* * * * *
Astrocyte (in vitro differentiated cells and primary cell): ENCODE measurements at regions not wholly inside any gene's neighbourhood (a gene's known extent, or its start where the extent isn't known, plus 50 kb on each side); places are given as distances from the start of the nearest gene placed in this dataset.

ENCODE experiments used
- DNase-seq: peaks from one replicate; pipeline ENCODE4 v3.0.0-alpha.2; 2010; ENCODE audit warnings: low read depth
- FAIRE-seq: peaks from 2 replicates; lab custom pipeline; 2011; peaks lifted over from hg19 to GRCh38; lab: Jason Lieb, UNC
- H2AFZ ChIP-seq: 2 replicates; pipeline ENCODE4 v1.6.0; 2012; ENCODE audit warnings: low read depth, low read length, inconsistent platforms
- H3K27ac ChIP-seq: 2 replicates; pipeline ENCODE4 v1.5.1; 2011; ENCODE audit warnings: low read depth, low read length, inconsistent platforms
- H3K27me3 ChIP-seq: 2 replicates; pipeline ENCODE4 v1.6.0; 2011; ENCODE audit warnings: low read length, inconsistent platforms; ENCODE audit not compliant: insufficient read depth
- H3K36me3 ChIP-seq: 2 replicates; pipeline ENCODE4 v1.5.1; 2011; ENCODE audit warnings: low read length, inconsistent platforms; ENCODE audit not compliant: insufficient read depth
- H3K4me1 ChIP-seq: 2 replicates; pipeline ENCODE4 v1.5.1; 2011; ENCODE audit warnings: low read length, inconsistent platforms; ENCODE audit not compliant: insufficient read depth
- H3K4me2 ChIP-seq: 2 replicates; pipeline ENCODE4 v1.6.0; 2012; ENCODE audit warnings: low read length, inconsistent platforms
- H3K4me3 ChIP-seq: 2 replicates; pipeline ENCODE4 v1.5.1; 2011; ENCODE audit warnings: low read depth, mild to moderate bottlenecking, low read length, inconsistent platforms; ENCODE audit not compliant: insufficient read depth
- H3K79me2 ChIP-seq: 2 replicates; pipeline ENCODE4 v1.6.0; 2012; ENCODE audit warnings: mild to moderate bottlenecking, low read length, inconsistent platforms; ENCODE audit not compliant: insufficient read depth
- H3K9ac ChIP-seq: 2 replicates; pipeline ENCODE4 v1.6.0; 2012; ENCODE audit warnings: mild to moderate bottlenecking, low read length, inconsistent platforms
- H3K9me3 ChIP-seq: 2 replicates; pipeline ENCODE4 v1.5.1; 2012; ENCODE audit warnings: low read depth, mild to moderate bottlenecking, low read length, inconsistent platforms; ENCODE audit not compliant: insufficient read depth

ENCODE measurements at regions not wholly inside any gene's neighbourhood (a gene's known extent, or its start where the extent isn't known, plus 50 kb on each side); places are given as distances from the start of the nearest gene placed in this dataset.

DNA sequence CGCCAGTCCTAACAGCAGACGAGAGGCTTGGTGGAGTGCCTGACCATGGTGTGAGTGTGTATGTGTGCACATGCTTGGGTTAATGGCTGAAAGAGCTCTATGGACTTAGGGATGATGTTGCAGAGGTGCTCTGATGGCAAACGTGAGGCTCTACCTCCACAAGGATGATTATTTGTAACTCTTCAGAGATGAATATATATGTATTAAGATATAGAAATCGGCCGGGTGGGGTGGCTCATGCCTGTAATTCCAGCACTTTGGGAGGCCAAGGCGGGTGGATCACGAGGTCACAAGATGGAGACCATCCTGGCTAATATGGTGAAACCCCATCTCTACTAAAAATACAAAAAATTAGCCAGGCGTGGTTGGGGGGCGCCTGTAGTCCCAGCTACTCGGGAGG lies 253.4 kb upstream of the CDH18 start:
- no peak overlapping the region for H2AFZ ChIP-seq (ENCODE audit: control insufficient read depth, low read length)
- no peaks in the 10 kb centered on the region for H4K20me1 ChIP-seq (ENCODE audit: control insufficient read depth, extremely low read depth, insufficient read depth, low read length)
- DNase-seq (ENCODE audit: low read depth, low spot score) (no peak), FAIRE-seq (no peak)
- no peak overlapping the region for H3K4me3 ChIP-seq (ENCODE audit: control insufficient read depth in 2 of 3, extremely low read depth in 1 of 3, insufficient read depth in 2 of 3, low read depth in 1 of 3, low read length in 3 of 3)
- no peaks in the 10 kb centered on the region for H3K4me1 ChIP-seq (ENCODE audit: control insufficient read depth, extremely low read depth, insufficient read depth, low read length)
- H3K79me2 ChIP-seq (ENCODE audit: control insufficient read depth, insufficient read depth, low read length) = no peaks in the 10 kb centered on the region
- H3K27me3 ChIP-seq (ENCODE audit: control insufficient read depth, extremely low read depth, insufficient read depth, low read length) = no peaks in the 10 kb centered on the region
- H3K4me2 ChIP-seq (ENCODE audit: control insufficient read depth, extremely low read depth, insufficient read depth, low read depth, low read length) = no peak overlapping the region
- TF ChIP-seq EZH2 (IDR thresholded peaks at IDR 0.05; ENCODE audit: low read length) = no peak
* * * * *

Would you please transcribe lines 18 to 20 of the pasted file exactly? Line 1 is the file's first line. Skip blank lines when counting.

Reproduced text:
- no peaks in the 10 kb centered on the region for H4K20me1 ChIP-seq (ENCODE audit: control insufficient read depth, extremely low read depth, insufficient read depth, low read length)
- DNase-seq (ENCODE audit: low read depth, low spot score) (no peak), FAIRE-seq (no peak)
- no peak overlapping the region for H3K4me3 ChIP-seq (ENCODE audit: control insufficient read depth in 2 of 3, extremely low read depth in 1 of 3, insufficient read depth in 2 of 3, low read depth in 1 of 3, low read length in 3 of 3)